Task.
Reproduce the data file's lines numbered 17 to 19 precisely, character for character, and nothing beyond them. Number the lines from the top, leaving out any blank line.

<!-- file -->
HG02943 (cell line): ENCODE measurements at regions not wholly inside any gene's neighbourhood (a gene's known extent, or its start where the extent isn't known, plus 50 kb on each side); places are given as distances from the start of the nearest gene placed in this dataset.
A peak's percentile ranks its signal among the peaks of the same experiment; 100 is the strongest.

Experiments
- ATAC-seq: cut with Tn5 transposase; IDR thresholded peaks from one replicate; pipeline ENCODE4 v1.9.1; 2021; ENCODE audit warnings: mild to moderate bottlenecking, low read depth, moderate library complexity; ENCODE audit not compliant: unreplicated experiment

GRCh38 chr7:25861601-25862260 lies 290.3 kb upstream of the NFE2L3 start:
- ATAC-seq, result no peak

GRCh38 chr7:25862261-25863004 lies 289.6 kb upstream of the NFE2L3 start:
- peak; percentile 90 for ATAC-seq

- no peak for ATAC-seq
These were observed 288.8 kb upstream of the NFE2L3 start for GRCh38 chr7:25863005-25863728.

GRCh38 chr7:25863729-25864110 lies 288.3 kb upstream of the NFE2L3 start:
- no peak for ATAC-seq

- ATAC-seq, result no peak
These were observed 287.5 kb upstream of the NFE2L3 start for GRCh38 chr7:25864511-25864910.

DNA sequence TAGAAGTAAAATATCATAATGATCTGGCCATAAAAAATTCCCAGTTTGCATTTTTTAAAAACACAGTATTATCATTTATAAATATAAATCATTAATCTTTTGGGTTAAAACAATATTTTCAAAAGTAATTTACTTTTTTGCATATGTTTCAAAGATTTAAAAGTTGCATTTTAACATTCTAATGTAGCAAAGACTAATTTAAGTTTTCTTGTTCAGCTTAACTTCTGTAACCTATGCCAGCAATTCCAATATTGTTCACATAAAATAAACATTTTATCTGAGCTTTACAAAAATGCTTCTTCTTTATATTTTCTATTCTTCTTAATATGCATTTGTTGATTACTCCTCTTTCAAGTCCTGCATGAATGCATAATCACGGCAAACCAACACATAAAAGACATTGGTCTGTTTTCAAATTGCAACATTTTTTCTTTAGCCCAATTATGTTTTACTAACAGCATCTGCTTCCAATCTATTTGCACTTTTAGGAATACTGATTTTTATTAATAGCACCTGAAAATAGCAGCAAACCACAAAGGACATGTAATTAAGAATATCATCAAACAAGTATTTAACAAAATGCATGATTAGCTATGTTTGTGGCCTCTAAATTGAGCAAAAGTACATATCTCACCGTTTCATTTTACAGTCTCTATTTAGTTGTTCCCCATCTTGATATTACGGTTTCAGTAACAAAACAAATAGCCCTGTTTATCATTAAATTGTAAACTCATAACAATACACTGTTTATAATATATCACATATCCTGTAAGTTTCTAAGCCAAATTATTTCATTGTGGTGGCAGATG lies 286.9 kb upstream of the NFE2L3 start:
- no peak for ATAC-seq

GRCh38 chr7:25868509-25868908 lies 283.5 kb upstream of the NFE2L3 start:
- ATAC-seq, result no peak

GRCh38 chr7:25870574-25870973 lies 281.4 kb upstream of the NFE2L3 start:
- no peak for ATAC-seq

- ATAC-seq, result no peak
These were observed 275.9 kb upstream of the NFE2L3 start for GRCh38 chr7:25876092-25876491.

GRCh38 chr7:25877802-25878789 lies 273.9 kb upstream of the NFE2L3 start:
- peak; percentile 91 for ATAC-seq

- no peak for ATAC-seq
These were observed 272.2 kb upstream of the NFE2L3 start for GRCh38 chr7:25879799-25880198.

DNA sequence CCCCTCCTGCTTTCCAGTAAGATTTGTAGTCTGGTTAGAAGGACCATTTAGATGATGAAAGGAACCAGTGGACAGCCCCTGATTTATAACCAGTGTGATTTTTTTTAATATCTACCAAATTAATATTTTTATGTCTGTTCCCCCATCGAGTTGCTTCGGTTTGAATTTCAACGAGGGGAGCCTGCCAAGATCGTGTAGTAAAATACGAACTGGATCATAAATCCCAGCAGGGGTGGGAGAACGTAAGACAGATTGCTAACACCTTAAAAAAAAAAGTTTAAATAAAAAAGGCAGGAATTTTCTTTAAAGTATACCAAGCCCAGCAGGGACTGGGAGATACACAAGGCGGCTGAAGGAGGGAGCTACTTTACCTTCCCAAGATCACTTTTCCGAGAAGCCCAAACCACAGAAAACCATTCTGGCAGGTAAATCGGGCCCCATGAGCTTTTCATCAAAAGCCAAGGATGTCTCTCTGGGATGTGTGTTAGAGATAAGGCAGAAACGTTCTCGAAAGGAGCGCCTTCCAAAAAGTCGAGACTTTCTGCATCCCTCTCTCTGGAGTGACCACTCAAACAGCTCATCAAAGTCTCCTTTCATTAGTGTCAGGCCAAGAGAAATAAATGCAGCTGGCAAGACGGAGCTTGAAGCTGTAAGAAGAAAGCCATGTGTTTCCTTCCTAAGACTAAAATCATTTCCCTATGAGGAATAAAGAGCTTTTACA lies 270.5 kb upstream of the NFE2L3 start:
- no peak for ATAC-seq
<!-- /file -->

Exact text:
GRCh38 chr7:25868509-25868908 lies 283.5 kb upstream of the NFE2L3 start:
- ATAC-seq, result no peak

GRCh38 chr7:25870574-25870973 lies 281.4 kb upstream of the NFE2L3 start: